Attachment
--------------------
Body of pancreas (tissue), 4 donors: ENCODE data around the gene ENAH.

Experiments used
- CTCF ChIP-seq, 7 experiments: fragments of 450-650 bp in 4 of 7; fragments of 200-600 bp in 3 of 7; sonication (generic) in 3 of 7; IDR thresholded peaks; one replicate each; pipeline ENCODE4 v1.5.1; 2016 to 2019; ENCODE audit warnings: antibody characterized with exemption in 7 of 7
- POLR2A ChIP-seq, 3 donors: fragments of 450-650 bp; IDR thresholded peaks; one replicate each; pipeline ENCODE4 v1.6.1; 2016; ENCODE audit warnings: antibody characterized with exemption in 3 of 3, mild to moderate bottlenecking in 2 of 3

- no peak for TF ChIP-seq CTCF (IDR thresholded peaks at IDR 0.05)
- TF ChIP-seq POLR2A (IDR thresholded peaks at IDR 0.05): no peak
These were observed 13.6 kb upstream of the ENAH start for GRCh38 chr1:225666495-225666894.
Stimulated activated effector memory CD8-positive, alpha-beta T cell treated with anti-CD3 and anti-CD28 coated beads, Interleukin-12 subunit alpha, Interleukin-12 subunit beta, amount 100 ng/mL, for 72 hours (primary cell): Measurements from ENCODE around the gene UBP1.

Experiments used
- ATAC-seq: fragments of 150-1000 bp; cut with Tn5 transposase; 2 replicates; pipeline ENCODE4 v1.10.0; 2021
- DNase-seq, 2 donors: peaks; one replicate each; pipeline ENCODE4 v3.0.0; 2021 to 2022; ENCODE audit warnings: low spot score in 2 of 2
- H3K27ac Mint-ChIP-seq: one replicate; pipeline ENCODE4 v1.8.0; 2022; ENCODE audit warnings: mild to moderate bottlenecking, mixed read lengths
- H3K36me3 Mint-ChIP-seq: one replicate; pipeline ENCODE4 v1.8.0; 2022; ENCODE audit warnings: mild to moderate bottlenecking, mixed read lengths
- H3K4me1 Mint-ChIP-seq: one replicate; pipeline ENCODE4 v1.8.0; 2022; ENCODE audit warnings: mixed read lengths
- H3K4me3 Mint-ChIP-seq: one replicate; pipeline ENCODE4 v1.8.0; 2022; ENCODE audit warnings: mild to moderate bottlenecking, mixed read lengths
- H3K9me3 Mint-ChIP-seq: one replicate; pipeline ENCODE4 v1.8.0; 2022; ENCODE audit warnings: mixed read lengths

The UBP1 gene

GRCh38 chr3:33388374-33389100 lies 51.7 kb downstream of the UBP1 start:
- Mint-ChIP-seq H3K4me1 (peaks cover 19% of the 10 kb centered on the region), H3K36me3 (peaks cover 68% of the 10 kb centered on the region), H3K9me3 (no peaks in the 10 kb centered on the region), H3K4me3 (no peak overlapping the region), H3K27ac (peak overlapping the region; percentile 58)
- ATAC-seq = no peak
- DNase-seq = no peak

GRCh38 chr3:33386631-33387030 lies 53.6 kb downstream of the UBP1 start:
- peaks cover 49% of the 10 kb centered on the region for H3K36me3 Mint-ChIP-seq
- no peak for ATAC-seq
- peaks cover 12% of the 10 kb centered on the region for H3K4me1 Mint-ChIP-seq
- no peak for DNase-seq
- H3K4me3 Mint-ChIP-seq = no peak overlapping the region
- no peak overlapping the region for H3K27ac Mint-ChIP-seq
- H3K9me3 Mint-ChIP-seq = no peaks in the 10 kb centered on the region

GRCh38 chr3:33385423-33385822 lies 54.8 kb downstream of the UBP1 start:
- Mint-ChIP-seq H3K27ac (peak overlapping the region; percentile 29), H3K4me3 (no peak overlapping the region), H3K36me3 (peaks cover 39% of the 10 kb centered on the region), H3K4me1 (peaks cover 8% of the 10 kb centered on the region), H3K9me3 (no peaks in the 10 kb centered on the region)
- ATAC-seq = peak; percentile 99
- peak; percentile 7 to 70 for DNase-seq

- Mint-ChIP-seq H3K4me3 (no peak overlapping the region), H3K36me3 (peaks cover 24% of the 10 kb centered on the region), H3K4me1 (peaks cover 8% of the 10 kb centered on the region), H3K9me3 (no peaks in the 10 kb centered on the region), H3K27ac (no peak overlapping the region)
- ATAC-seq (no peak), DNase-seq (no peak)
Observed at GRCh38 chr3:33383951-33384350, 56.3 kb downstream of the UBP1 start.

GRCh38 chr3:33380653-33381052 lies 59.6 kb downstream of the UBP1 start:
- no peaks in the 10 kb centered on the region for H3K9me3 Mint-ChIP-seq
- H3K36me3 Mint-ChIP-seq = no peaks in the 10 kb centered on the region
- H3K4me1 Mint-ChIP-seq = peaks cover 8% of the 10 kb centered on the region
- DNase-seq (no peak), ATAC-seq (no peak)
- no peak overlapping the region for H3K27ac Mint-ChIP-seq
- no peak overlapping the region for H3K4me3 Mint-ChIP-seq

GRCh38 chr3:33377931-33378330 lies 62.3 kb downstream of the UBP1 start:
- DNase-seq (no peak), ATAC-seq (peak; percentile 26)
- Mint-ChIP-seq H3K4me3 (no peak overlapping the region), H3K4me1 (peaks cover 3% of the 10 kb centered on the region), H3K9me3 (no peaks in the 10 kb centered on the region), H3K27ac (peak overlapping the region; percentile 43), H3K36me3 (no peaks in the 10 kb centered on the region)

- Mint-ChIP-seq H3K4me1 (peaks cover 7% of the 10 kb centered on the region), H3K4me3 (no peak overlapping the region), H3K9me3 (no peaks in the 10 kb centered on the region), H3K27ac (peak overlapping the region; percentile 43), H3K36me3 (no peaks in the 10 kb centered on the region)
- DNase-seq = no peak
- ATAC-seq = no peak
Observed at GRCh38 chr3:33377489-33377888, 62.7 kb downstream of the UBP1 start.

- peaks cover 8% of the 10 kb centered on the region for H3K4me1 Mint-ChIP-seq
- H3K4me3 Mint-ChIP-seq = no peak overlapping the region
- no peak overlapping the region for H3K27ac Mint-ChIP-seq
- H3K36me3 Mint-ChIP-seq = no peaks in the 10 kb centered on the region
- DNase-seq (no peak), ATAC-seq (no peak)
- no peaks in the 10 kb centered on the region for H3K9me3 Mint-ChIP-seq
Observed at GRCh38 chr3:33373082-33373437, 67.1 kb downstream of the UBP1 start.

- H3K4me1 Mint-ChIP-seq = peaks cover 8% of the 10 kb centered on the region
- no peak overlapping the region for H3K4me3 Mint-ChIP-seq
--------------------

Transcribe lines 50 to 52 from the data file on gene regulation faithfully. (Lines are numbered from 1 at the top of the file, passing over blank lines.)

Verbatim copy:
Observed at GRCh38 chr3:33377489-33377888, 62.7 kb downstream of the UBP1 start.

- peaks cover 8% of the 10 kb centered on the region for H3K4me1 Mint-ChIP-seq
- H3K4me3 Mint-ChIP-seq = no peak overlapping the region